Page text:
What is the Virginia Law on Shooting or Throwing at a Vehicle?
Va. Code 18.2-154 on Shooting or Throwing at a Vehicle says:
Any person who maliciously shoots at, or maliciously throws any missile at or against, any train or cars on any railroad or other transportation company or any vessel or other watercraft, or any motor vehicle or other vehicles when occupied by one or more persons, whereby the life of any person on such train, car, vessel, or other watercraft, or in such motor vehicle or other vehicle, may be put in peril, is guilty of a Class 4 felony. In the event of the death of any such person, resulting from such malicious shooting or throwing, the person so offending is guilty of murder in the second degree. However, if the homicide is willful, deliberate, and premeditated, he is guilty of murder in the first degree.
If any such act is committed unlawfully, but not maliciously, the person so offending is guilty of a Class 6 felony and, in the event of the death of any such person, resulting from such unlawful act, the person so offending is guilty of involuntary manslaughter.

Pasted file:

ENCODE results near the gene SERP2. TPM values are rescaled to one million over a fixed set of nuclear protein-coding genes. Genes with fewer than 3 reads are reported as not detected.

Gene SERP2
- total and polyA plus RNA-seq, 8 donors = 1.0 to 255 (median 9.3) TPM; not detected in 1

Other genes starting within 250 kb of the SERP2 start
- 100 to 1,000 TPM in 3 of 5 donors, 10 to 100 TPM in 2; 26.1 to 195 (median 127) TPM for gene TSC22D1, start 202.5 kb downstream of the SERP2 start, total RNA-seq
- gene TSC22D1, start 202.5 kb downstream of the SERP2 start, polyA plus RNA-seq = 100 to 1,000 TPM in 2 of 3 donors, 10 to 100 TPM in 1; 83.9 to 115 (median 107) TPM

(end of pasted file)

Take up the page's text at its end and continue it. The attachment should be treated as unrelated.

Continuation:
If any person commits a violation of this section by maliciously or unlawfully shooting, with a firearm, at a conspicuously marked law-enforcement, fire, or emergency medical services vehicle, the sentence imposed shall include a mandatory minimum term of imprisonment of one year to be served consecutively with any other sentence.
Shooting, or throwing anything at, a vehicle is a serious felony offense.
This charge requires the commonwealth prove that you “maliciously” shot at or threw a missile (anything) at any vehicle, while that vehicle was occupied, in such a way that any occupant’s life was in peril. Your lawyer will want to evaluate the Commonwealth’s case and ability to prove each of these elements. This is a Class 4 Felony, punishable by 2-10 years incarceration, and/or a fine of up to $100,000.
If the Commonwealth prove that you did so “unlawfully” but not “maliciously,” this is a Class 6 Felony, punishable by up to 5 years incarceration, and/or a fine of up to $2,500.
If any death results, you will may also be charged with a homicide ranging from Involuntary Manslaughter to First Degree Murder.